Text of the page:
Bill Graff, the coordinating producer for ABC, ESPN and ESPN2's
coverage of the Women's World Cup, has vowed that the networks
won't wrap this year's tournament in red, white and blue. In 1999
ABC drew criticism for its jingoistic approach: For example, in
the final, ABC gave viewers "keys" to a U.S. victory but did not
break down China in similar fashion; and after Brandi Chastain's
winning penalty kick, ABC waited five minutes before showing a
reaction shot of the Chinese squad. "We were very pro-American in
our broadcast," Graff admits. "We will cover this as a tournament
with 16 teams." ABC got off to a good start with its presentation
of the U.S.'s 3-1 win over Sweden on Sunday. Announcers J.P.
Dellacamera and Wendy Gebauer Palladino were evenhanded in their
analysis, and the broadcast covered Swedish storylines.

ESPN may soon become a Spike Lee joint. The director is working
on a pilot script based on his 1998 basketball movie, He Got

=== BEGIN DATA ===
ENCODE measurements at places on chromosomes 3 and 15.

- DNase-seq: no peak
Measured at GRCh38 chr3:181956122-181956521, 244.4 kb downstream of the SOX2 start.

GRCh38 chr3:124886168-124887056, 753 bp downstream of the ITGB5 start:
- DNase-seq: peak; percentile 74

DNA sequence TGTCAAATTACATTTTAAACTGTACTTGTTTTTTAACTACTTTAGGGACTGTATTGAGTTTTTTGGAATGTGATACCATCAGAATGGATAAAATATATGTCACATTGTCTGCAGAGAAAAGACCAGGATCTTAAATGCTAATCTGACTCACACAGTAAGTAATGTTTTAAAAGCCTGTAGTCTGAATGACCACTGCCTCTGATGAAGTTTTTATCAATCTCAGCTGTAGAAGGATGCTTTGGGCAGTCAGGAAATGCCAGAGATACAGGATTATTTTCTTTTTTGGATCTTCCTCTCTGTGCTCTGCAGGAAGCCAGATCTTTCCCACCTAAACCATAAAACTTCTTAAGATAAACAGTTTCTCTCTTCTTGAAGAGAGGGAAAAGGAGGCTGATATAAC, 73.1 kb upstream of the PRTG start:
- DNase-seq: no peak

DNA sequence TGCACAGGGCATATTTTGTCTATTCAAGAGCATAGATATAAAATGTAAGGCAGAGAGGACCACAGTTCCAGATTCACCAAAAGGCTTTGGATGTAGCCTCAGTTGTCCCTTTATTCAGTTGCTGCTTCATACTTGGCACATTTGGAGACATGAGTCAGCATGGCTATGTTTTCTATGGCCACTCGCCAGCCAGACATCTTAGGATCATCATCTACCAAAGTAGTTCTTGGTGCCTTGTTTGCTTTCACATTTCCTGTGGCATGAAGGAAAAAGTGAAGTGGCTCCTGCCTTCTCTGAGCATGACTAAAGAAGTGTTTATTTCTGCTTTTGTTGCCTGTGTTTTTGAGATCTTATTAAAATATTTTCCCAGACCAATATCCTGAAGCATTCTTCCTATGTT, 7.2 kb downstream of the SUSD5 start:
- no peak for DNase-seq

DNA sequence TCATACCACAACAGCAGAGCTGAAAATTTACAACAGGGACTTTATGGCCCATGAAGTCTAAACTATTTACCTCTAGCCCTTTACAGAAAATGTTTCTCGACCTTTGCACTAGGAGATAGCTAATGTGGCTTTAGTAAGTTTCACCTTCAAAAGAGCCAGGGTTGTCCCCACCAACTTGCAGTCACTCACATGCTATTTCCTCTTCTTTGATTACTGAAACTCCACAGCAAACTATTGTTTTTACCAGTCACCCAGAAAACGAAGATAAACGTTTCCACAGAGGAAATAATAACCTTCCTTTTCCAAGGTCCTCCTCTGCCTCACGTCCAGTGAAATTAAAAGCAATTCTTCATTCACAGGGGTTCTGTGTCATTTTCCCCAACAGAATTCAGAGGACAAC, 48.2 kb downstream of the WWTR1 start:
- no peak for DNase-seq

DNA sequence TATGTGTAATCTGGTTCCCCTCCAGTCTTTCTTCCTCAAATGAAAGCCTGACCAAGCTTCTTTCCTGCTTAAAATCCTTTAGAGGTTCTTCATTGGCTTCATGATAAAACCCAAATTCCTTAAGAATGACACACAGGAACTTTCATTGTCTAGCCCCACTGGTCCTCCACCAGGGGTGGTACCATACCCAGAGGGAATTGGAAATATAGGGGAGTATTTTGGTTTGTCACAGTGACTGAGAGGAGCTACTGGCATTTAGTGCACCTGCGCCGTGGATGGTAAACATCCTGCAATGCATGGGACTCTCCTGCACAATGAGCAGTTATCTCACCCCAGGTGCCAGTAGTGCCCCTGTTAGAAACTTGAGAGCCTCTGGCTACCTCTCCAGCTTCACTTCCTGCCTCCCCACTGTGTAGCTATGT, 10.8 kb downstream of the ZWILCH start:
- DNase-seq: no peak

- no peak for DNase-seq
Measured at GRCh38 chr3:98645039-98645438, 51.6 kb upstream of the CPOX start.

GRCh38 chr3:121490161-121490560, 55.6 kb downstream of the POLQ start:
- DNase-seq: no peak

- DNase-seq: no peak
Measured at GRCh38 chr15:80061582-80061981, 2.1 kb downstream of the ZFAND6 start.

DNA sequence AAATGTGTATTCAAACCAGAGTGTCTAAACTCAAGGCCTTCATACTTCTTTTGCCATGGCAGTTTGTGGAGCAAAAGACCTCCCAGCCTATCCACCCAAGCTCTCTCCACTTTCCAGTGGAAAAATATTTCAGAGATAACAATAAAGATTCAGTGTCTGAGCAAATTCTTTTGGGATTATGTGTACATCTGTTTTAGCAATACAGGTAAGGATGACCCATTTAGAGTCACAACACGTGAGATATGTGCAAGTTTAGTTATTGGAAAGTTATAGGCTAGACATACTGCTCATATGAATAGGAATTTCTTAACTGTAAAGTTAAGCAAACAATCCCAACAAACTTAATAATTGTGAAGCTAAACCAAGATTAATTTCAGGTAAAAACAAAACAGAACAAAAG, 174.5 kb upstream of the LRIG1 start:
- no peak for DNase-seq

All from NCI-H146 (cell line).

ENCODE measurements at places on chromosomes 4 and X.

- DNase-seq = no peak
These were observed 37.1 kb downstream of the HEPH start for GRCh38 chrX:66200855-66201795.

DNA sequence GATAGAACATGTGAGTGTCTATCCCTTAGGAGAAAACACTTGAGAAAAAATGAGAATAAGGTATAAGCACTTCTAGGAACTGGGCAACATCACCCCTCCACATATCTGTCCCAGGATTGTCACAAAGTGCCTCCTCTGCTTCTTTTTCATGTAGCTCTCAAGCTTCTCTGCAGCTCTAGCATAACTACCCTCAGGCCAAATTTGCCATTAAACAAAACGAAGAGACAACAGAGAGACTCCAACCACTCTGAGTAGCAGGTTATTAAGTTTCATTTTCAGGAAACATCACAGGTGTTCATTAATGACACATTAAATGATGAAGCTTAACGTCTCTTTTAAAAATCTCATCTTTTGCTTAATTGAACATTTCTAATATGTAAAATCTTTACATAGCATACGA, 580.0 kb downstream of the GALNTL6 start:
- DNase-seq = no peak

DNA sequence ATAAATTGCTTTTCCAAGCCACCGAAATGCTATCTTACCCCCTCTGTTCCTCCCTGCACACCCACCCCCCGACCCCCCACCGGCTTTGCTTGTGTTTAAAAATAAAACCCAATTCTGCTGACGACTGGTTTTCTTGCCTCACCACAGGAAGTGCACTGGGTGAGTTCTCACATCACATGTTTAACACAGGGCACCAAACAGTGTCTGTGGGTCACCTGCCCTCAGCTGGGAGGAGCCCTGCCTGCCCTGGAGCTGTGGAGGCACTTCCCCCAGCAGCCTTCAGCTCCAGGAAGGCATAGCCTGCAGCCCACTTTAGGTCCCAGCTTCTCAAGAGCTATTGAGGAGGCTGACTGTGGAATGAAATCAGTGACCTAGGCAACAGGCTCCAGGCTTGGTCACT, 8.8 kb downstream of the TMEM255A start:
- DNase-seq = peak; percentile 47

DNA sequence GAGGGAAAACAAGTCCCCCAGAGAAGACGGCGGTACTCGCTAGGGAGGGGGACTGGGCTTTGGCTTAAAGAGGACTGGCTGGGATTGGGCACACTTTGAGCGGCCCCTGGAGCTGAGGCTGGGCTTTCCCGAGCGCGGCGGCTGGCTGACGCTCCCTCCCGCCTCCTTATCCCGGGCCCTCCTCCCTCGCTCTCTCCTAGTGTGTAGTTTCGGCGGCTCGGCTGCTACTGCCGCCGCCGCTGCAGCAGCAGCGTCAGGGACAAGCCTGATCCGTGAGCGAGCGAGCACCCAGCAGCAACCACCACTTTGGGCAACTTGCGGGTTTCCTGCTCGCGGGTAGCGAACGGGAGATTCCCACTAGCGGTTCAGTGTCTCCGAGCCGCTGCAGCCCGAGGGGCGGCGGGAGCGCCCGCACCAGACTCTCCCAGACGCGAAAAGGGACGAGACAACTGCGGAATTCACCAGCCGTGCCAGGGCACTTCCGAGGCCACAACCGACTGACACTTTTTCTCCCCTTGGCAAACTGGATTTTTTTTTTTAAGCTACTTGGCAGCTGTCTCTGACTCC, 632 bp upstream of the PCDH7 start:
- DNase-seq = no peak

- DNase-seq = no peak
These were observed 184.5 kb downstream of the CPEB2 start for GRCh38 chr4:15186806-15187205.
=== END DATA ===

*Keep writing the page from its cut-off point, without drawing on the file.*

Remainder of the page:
Game, that he hopes will lead to a series on the network. The
film starred Bucks guard Ray Allen (now with the SuperSonics) as
Jesus Shuttlesworth, the top college recruit in the U.S., and Lee
says the series would revolve around a new character:
Shuttlesworth's cousin, Ecclesiastes, who has succeeded Jesus
(now in the pros) as the country's hottest high school star.
"Hopefully ESPN will give us the go-ahead to shoot in the
spring," says Lee. Would Lee again cast an NBA player as the
lead? "I don't know if we can get a pro," he says, "but he'll
have to be able to ball." ... Yankees haters, look away. ESPN
Classic will air four new SportsCentury shows on the Bronx
Bombers in October: a two-part show on the history of the team
airing Oct 6-7 and biographies on Yogi Berra (debuts Oct. 13) and
Derek Jeter (debuts Oct. 17).